Family and Caregiver Schizophrenia Discussion Forum

Discharge from secure faculty having made no progress


#1

My 16year old step daughter has been abusing weed and alcohol for 2 years. 6 months ago she ran away to spend more time smoking pot and drinking. Not a word for 4 months. 2 months ago she walks into our home having a phycotic break. Police and Paramedics had to be called. She has been in 2 different secure facility’s each for 30 days. She has been diagnosed with Schizophrenia. She has not talked about anything while in a safe place with professionals that know how to help her. She has managed to fly below the radar and is about to be discharged. She says one thing to her therapist and her mom and I get a totally different story from her. She tells them she just wants to come home. She tells us that when she comes home she will not go to school and is planning to not take her meds and will continue to smoke pot. Does not believe the doctors when they tell her pot will cause more problems for her. I think she will come home start a fight and run away back to the street where she got so far out there before. We also have 3 other teenaged kids that are afraid she will stab them in there sleep. She has not talked to any of them in 6 months. She thinks it is going to be easier out of the safe treatment facility. It’s Not! She has been able to hide from everything and every one in there. The world is a big scary place and it is going to be coming right at her. She has learned no coping skills because she did not participate in groups and refused to talk to anybody but her therapist and that was 1 hour a week. So basicly she has repeated some version of her story 8 times adjusting it a littlebeach time to make it not as strange. What should we do? We wanted her to get the help she needed but she managed to avoid it for 2 months and is only slightly less paranoid and delusional than she was when she went in. And she is medicated now but swears to us she will not take meds once released. Our only choice seems to be to let whatever is going to happen, happen. But that option is sure to end badly for her and also be tramatic for the rest of us.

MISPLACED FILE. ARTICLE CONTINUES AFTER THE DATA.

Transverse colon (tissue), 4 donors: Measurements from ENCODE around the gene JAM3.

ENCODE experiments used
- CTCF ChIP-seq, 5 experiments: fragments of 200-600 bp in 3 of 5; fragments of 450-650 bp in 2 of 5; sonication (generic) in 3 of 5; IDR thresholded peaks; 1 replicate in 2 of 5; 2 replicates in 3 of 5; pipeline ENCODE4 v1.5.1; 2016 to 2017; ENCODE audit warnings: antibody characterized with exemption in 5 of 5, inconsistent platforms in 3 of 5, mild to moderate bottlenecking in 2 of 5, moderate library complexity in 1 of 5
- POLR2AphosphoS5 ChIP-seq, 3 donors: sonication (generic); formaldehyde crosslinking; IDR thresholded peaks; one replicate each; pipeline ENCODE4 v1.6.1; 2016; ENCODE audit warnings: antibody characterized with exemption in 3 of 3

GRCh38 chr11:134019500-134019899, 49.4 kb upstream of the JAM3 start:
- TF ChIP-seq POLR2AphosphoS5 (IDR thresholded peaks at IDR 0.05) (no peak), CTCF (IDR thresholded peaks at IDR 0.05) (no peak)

#2

I’m sorry you’re going through this. There isn’t anything I can say to make it better, but I do wish for the best. Some people just don’t realize they need help.
Just remember it’s not your fault. She is sick and she needs help.
Again, I’m sorry and I hope for the best.


#3

Sounds a lot like my sister - and she took her life last year, tragically, while living at a group home. There was virtually nothing we could do for her, but the medication she was taking, combined with her chronic cigarette smoking & occasional weed smoking was definitely a bad combination.

The worst case scenario is that you lose her in a tragic accident like that, but to be honest I felt relieved in a very odd way that my sister had taken her own life because she was suffering very intensely. Modern living is miserable, especially when you don’t want to obey the rules and are not drug-free.


#4

Isn’t it funny how we can force people with Alzheimer’s to receive care and treatment but when parents of adults can’t keep them in treatment or care when they are clearly a danger to themselves and others? No one ever says victims of dementia should have the right to wander the streets eating out of garbage cans. This kind of neglect of the mentally ill did not happen before state hospitals were shut down. Care of the mentally ill is far, far worse than it was prior to the 1980’s. Somehow we need to turn this around. Pass HR 2646, Representative Tim Murphy’s - Helping Families in Mental Health Crisis Act - and then get state hospitals reopened with on-grounds supervised housing for lifelong care of the seriously mentally ill.


#5

How are things going?